The growth of the mobile Web is on a steady rise. While pundits throw around words like “explosive” and “outrageous” the more precise word is probably “consistent.” According to analytics firm StatCounter, users accessing the Web through mobile devices has almost doubled every year since 2009. In its latest report, StatCounter says that global Internet usage through mobile devices rose to 8.5%, nearly doubling the 2011 figure of 4.3%.
StatCounter’s analytics only include cellphones, excluding tablets from the mix. The global leader in mobile Web use is Nokia at nearly 40% of usage. The firm believes that Nokia’s global dominance is due to high penetration in emerging markets like India. Apple is a strong No. 2 globally, while leading use in the United Kingdom and the United States.
Since 2009, the rate of mobile Internet use has consistently doubled every year. See the chart on the right. The global numbers reaffirm what we already know: the use of the mobile Web is permeating the everyday existence of people around the world. Developers and business can look at the numbers and be assured that the decision to go “mobile first” will eventually be the right choice. Companies that have built the foundation for success on the mobile Web now will be the future leaders of the space, from advertising to software deployment and every space in between.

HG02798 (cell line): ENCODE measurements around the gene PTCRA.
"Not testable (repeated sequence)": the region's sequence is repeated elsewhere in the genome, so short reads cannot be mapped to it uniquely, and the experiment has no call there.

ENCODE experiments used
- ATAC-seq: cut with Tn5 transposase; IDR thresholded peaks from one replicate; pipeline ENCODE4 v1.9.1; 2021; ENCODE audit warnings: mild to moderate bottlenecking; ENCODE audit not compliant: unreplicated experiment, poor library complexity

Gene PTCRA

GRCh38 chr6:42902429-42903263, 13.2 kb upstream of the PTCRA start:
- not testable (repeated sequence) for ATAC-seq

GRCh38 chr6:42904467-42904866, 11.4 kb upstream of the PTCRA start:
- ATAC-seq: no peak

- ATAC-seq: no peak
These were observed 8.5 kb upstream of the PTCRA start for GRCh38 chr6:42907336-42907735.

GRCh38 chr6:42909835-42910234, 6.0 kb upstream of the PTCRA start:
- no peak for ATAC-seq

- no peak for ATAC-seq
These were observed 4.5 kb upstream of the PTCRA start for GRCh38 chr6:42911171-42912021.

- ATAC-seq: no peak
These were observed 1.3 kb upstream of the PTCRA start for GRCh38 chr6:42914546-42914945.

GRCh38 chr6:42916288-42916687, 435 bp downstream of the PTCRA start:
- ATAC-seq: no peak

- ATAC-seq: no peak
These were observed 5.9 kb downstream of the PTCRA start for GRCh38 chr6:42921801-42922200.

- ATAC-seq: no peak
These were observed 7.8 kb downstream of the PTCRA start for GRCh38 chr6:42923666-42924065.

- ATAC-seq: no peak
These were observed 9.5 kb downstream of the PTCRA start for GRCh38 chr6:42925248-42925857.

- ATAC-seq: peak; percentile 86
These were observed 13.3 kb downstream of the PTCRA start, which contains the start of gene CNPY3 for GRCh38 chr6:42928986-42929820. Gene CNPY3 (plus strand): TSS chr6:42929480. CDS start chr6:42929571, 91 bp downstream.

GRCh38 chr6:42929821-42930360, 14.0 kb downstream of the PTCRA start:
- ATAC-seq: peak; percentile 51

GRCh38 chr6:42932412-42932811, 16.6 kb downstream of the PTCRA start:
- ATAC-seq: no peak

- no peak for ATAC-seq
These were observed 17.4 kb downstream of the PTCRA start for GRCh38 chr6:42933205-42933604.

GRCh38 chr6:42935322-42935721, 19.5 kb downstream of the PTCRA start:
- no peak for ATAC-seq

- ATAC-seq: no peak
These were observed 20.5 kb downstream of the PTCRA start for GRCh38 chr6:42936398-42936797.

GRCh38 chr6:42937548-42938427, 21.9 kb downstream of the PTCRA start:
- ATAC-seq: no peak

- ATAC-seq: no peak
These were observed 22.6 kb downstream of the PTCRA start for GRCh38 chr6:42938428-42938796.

While Nokia is the global leader, the strength of Apple is clear. With about 28.76% of use, Apple nearly doubles the next closest competitor, Samsung, by about 14%. If you take all the Android OEMs listed (Samsung, HTC, LG, Sony, Motorola and Sony Ericsson and “Google”), the Android OEMs make up about 24.72% of global mobile Internet usage.
Research In Motion fell about 10% from Jan. 2011 to Jan. 2012 from 18.15% to 8.3%. That is indicative of the global fall of BlackBerry sales and usage. In the U.K., BlackBerry remains the No. 2 device, behind Apple.
In North America, Apple has an astonishing lead in mobile Internet use, with 59.11%. No other OEM comes close, with Samsung holding the No. 2 spot at 11.43% and RIM third at 10.06%.
It is difficult to ascertain Apple’s dominance of the mobile Internet access. For most of 2011, Android devices outsold Apple’s iPhone globally and in the U.S. The end of the year rise is understandable as both of the U.S.’s largest carriers, AT&T and Verizon, boasted strong iPhone sales in comparison to Android, but after a year of eye-popping numbers, the Android ecosystem has not made a dent in iPhone sales in this metric. It could be attributed to user behavior or device/mobile browser performance or any of several sociological phenomena.
Outside of OEM share, one thing is clear: the mobile Internet is changing the way people access information. If history holds true, then more than one in every six Internet users in the world will be accessing the Web through cellphones by Jan. 2013.
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